Oxford Green House – lived in since 2013

This four bedroom, end of terrace house in Central North Oxford was extensively refurbished between Aug 2012 to Apr 2013.  The design evolved to accommodate the property’s restrictive covenant that gave the neighbours the power to object to any  external alterations.  Tim and Joanne would have preferred external wall insulation with wood fibre and lime render but this was vetoed by the neighbours. The built solution was a new skin of brick (to match the existing) with insulation in the new cavity formed between the new and old wall to the side and rear of the property. Internal insulation was used on the front elevation returning on the sides to overlap with the new brick skin..  At first glance visitors won’t be able to see the difference between the existing 1967 terrace houses and the refurbished one. There are, however, a few very subtle pointers: the junction between the original wall and the new wall is barely visible; triple glazed windows have thicker glass and the thickness of insulation added to the walls does add thickness to the window reveals creating useful shelves of the window sills.  At the rear, there is a step from the new wall to the line of the older unrefurbished properties.

Seven years in, the house remains comfortable, the internal atmosphere with natural finishing materials and continuous mechanical ventilation with heat recovery, feels fresh and airy.  Joanne tells me they don’t use the upper story radiators at all as the house warms up as a whole when they use the wood burner boiler (with underfloor heating). If anything it gets hot in the summer and they have to watch the sun coming in, keeping the curtains and windows closed in the sunny side.  There is a photovoltaic array that Tim wishes he had linked to an air source heat pump to make full use of the energy they generate.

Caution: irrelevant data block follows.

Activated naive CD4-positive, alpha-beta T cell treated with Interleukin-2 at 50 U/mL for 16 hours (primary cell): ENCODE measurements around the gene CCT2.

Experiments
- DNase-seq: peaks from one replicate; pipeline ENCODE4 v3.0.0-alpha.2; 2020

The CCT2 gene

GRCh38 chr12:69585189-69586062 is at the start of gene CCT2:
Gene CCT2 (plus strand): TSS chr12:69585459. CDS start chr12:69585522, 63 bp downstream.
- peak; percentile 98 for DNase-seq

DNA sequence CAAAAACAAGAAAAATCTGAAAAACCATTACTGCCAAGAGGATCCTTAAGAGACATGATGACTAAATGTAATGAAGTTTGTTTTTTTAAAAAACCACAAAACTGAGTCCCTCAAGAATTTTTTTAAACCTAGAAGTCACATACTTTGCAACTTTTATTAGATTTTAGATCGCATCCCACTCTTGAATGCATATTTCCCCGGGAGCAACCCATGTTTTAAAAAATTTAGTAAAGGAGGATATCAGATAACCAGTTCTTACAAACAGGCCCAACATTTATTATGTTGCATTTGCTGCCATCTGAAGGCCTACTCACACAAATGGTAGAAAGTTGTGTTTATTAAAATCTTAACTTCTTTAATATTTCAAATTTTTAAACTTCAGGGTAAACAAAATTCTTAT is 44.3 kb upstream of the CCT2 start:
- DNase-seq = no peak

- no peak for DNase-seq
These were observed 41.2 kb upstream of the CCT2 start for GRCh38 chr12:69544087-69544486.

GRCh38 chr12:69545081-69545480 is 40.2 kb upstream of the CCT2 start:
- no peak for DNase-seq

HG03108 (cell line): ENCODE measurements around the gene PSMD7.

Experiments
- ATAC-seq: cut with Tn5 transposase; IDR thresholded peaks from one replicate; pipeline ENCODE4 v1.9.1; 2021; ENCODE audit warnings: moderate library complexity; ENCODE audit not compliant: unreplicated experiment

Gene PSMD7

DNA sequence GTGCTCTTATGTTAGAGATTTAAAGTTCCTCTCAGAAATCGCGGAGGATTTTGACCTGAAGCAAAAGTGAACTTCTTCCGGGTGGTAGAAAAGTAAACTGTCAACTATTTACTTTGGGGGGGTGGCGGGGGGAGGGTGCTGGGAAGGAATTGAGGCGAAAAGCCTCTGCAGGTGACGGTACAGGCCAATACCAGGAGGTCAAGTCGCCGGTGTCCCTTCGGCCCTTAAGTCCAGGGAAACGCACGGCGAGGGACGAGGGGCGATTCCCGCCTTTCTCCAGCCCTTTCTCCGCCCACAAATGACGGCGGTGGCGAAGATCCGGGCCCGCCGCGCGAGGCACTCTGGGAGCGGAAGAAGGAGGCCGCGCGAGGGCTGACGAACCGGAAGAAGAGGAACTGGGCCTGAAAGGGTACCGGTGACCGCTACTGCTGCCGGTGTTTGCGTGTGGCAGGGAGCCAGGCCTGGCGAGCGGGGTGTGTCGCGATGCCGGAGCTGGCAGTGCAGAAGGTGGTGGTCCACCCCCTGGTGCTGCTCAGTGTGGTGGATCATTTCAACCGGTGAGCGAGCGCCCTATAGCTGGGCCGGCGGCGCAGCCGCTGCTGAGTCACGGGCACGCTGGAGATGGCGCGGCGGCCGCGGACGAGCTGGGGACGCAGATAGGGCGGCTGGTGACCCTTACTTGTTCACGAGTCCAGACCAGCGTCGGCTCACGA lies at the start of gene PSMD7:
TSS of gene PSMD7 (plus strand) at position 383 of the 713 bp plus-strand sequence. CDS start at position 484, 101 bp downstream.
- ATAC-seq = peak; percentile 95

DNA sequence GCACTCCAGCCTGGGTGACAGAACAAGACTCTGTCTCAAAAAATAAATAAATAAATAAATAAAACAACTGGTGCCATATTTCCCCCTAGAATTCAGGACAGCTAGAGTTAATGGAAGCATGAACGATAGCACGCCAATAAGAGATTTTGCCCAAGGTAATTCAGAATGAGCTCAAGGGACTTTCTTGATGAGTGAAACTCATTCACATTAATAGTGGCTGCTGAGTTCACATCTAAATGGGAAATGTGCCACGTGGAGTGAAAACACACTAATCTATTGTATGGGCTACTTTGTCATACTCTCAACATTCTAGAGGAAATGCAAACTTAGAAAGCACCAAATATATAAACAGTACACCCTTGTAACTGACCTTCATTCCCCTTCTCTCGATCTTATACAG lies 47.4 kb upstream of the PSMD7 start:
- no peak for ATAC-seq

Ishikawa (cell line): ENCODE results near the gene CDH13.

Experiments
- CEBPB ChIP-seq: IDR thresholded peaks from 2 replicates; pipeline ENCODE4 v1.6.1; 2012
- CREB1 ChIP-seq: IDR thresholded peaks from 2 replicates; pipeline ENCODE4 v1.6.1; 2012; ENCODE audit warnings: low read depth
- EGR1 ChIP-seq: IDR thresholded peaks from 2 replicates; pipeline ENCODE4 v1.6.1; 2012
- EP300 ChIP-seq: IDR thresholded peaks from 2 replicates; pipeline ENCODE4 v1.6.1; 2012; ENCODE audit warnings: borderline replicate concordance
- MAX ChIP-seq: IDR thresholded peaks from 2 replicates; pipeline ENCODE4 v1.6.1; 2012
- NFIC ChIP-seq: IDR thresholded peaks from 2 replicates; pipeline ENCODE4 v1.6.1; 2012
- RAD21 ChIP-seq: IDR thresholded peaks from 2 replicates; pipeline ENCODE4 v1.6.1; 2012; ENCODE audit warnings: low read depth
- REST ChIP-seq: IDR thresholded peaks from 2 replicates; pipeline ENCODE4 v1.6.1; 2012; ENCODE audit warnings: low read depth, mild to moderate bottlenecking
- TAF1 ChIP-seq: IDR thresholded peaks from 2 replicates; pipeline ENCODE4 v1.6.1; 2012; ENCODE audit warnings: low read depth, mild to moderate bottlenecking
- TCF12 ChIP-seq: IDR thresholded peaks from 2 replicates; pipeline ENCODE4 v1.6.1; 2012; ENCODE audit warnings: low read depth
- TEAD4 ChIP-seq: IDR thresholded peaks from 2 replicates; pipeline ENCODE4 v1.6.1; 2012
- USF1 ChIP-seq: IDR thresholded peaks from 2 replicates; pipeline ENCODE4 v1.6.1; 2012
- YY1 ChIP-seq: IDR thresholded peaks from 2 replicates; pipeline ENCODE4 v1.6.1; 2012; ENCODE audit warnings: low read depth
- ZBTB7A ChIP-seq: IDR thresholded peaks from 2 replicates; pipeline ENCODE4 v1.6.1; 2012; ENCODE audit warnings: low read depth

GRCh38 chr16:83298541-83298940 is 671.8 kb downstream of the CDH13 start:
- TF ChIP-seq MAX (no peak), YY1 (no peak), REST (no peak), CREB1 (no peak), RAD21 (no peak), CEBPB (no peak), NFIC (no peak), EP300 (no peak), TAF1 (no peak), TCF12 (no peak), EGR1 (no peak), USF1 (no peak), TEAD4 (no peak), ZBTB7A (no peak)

But all in all the house feels normal, Benjamin and Sam tell me, while I draw them and they enjoy playing outside on the trampoline and keeping an eye on the chickens, or playing games in the front yard.

The build was more expensive than initially expected but worth the effort and the great feeling of using energy wisely and not adding a burden to the environment.

If you are interested in the project full detail visit Tim’s project website: http://oxfordgreenhouse.co.uk/

This other link also shows construction process:  https://www.houseplanninghelp.com/hph072-a-radical-retrofit-of-an-end-of-terrace-house-with-tim-nicholson/

I’d like to thank Tim, Joanne, Benjamin and Sam for welcoming into their home and showing me all the things they are passionate about. Their house is beautiful.